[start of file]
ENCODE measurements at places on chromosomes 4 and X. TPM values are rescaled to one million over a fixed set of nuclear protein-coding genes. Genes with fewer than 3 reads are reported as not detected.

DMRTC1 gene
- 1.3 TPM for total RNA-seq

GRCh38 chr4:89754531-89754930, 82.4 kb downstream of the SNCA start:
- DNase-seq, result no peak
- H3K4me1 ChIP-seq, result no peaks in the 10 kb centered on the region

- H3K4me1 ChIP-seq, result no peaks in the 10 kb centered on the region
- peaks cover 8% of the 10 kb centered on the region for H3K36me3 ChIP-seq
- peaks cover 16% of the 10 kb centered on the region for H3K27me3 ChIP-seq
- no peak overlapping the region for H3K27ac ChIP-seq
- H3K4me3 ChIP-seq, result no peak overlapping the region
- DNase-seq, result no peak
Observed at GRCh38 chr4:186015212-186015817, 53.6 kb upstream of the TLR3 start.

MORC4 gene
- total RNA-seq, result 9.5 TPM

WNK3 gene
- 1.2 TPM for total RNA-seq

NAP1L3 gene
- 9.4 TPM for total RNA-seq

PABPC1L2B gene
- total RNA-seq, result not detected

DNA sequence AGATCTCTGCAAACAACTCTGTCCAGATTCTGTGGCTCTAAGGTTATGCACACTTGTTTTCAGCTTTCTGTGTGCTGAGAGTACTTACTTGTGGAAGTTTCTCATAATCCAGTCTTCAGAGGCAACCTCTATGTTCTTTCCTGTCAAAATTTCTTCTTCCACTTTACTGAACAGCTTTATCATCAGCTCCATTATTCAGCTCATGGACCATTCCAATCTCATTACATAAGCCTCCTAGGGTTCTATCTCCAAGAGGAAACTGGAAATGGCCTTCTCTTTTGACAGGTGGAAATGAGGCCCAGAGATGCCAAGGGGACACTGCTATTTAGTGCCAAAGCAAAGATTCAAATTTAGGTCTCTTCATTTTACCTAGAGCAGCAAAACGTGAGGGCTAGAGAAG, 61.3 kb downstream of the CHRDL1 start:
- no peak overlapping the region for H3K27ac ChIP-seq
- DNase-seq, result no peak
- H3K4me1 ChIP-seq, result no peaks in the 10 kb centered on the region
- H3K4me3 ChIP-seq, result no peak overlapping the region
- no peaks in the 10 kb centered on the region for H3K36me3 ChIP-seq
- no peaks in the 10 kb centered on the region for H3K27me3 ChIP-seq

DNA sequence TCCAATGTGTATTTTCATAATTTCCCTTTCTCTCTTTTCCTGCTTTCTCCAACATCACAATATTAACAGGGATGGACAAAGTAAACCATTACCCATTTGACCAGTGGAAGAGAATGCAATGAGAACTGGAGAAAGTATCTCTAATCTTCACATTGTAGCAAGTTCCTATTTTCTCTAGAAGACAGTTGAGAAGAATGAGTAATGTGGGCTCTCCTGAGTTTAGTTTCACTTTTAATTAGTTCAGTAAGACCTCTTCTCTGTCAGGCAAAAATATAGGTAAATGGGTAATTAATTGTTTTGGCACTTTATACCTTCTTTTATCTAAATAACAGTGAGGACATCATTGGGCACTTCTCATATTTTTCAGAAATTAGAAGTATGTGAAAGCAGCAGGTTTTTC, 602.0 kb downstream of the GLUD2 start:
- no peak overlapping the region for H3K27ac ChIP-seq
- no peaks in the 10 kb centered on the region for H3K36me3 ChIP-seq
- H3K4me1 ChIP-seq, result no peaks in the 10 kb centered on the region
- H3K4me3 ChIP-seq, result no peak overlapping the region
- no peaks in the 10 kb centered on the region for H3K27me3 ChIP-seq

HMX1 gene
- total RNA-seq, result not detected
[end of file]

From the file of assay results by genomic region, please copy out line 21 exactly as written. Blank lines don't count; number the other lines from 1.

- total RNA-seq, result not detected